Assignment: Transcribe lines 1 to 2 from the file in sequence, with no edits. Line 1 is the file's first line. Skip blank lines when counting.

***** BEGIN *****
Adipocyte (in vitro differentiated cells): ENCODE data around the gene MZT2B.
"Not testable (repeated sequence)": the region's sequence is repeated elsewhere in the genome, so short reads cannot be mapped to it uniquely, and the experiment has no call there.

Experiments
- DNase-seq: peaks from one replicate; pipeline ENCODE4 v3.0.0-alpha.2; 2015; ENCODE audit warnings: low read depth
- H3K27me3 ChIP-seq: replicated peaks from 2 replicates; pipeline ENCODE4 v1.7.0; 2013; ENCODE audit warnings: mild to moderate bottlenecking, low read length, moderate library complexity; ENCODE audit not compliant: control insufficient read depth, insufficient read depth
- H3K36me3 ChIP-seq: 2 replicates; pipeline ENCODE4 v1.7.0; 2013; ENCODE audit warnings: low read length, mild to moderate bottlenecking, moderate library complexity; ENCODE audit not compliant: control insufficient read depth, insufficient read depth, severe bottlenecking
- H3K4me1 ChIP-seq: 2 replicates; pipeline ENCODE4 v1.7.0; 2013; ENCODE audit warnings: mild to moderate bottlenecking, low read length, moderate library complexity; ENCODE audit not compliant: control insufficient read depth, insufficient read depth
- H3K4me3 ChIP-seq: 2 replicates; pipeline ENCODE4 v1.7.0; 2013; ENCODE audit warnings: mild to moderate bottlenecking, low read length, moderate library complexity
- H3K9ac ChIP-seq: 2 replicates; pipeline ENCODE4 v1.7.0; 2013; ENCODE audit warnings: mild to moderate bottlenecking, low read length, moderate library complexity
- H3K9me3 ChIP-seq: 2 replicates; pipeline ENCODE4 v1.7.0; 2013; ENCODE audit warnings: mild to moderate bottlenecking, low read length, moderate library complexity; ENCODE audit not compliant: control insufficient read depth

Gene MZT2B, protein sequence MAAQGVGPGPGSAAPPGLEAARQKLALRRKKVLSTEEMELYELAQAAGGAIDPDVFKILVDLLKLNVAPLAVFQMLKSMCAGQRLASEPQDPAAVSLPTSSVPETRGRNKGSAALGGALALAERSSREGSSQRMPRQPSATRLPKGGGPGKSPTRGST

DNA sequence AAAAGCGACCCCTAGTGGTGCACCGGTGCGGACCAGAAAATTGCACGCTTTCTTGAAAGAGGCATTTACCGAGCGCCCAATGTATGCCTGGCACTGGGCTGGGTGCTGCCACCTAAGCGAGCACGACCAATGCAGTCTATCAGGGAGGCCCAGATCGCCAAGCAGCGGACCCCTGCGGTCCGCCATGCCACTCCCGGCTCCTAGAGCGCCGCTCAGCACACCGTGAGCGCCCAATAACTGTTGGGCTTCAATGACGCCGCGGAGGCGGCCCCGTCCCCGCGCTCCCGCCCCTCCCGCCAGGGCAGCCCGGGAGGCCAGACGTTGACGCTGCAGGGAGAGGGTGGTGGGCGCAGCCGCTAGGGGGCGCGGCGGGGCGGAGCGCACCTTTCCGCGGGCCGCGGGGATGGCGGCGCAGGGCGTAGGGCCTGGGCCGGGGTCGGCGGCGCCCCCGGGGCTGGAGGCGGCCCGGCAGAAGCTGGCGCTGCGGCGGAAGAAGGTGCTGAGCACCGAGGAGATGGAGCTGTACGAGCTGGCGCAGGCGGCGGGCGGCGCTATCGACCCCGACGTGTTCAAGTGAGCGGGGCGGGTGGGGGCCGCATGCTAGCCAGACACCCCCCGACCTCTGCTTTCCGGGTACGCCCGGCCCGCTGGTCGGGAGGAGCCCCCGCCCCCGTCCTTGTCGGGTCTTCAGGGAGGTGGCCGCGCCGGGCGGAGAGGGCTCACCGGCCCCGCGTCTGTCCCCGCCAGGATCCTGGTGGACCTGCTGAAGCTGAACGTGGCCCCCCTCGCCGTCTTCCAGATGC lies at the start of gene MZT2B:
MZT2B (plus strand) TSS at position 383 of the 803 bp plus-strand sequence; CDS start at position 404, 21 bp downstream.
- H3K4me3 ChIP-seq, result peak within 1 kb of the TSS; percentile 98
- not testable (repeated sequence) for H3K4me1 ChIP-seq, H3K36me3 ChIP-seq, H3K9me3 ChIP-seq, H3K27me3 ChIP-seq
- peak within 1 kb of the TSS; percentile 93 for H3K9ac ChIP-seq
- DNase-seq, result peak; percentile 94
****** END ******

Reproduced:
Adipocyte (in vitro differentiated cells): ENCODE data around the gene MZT2B.
"Not testable (repeated sequence)": the region's sequence is repeated elsewhere in the genome, so short reads cannot be mapped to it uniquely, and the experiment has no call there.